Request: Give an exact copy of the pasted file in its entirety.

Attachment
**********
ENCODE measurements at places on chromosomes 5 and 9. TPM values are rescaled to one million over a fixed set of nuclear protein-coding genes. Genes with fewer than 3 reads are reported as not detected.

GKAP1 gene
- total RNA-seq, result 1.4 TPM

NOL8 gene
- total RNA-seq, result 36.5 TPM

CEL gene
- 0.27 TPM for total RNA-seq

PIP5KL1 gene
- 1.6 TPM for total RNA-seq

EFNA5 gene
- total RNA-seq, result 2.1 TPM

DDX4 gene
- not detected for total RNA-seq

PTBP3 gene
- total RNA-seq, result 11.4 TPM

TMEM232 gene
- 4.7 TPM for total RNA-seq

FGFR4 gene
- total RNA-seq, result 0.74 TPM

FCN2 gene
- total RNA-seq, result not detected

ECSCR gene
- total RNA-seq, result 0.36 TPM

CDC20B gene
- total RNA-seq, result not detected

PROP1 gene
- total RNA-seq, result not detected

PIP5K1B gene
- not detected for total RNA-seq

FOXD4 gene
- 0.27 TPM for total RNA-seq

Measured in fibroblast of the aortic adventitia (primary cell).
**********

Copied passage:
ENCODE measurements at places on chromosomes 5 and 9. TPM values are rescaled to one million over a fixed set of nuclear protein-coding genes. Genes with fewer than 3 reads are reported as not detected.

GKAP1 gene
- total RNA-seq, result 1.4 TPM

NOL8 gene
- total RNA-seq, result 36.5 TPM

CEL gene
- 0.27 TPM for total RNA-seq

PIP5KL1 gene
- 1.6 TPM for total RNA-seq

EFNA5 gene
- total RNA-seq, result 2.1 TPM

DDX4 gene
- not detected for total RNA-seq

PTBP3 gene
- total RNA-seq, result 11.4 TPM

TMEM232 gene
- 4.7 TPM for total RNA-seq

FGFR4 gene
- total RNA-seq, result 0.74 TPM

FCN2 gene
- total RNA-seq, result not detected

ECSCR gene
- total RNA-seq, result 0.36 TPM

CDC20B gene
- total RNA-seq, result not detected

PROP1 gene
- total RNA-seq, result not detected

PIP5K1B gene
- not detected for total RNA-seq

FOXD4 gene
- 0.27 TPM for total RNA-seq

Measured in fibroblast of the aortic adventitia (primary cell).